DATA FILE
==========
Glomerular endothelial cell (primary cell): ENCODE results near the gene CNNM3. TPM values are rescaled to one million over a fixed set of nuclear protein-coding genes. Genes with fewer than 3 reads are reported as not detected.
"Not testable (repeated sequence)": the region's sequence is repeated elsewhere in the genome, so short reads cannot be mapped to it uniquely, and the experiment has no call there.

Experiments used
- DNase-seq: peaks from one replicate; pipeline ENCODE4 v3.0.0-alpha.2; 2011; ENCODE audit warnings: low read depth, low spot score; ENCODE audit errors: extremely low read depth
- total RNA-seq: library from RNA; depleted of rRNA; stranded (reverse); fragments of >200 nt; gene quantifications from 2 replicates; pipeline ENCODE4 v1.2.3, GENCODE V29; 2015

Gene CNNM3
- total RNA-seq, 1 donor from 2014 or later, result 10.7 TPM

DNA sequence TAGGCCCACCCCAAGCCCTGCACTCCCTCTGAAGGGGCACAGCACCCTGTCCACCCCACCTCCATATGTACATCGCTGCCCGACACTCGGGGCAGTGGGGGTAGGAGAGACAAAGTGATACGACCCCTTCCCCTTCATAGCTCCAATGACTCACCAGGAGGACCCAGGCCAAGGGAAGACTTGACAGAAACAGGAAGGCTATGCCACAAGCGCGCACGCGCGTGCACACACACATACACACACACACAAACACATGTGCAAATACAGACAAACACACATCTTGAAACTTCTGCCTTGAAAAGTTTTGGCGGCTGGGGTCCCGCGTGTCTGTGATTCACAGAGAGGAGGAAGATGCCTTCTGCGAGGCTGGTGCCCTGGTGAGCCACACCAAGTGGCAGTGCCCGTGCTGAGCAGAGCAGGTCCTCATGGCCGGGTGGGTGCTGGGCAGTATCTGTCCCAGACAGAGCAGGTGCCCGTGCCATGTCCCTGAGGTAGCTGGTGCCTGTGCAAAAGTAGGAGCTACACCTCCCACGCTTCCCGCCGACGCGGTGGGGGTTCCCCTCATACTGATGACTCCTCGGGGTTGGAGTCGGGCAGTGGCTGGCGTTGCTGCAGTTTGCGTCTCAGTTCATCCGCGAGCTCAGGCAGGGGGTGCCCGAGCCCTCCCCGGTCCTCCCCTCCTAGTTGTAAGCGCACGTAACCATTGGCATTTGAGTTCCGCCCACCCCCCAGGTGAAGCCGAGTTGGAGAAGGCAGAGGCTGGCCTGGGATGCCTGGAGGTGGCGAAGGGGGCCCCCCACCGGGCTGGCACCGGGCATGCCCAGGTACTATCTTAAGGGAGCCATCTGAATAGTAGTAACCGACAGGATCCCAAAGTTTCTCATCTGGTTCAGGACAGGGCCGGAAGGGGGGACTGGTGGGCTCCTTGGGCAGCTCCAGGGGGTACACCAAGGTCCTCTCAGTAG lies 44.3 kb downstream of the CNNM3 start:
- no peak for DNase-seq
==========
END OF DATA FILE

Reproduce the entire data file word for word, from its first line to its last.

Glomerular endothelial cell (primary cell): ENCODE results near the gene CNNM3. TPM values are rescaled to one million over a fixed set of nuclear protein-coding genes. Genes with fewer than 3 reads are reported as not detected.
"Not testable (repeated sequence)": the region's sequence is repeated elsewhere in the genome, so short reads cannot be mapped to it uniquely, and the experiment has no call there.

Experiments used
- DNase-seq: peaks from one replicate; pipeline ENCODE4 v3.0.0-alpha.2; 2011; ENCODE audit warnings: low read depth, low spot score; ENCODE audit errors: extremely low read depth
- total RNA-seq: library from RNA; depleted of rRNA; stranded (reverse); fragments of >200 nt; gene quantifications from 2 replicates; pipeline ENCODE4 v1.2.3, GENCODE V29; 2015

Gene CNNM3
- total RNA-seq, 1 donor from 2014 or later, result 10.7 TPM

DNA sequence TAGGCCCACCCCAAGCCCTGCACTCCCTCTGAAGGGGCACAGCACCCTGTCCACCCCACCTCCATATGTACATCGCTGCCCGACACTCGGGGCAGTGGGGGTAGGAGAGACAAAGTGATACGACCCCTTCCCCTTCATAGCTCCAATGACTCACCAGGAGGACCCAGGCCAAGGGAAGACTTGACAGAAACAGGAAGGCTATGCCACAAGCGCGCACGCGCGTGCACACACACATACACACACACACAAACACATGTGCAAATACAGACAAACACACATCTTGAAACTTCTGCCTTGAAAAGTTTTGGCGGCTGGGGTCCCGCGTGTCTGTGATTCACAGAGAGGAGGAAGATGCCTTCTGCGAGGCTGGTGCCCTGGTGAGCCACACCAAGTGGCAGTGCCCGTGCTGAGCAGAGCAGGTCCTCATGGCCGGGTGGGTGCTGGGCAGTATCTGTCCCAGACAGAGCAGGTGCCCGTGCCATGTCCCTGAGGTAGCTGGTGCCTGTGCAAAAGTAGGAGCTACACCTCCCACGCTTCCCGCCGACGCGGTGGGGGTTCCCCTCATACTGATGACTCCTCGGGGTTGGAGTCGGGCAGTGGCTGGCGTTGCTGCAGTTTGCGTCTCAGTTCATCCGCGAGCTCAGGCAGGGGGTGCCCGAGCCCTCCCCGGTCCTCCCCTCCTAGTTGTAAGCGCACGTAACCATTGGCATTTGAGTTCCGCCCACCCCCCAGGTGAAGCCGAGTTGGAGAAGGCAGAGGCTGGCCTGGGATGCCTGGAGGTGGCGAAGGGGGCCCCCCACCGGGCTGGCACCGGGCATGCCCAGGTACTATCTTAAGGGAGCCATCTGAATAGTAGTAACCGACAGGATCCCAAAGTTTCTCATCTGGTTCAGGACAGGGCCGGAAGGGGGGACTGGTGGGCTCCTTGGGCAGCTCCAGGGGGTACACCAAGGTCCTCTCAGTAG lies 44.3 kb downstream of the CNNM3 start:
- no peak for DNase-seq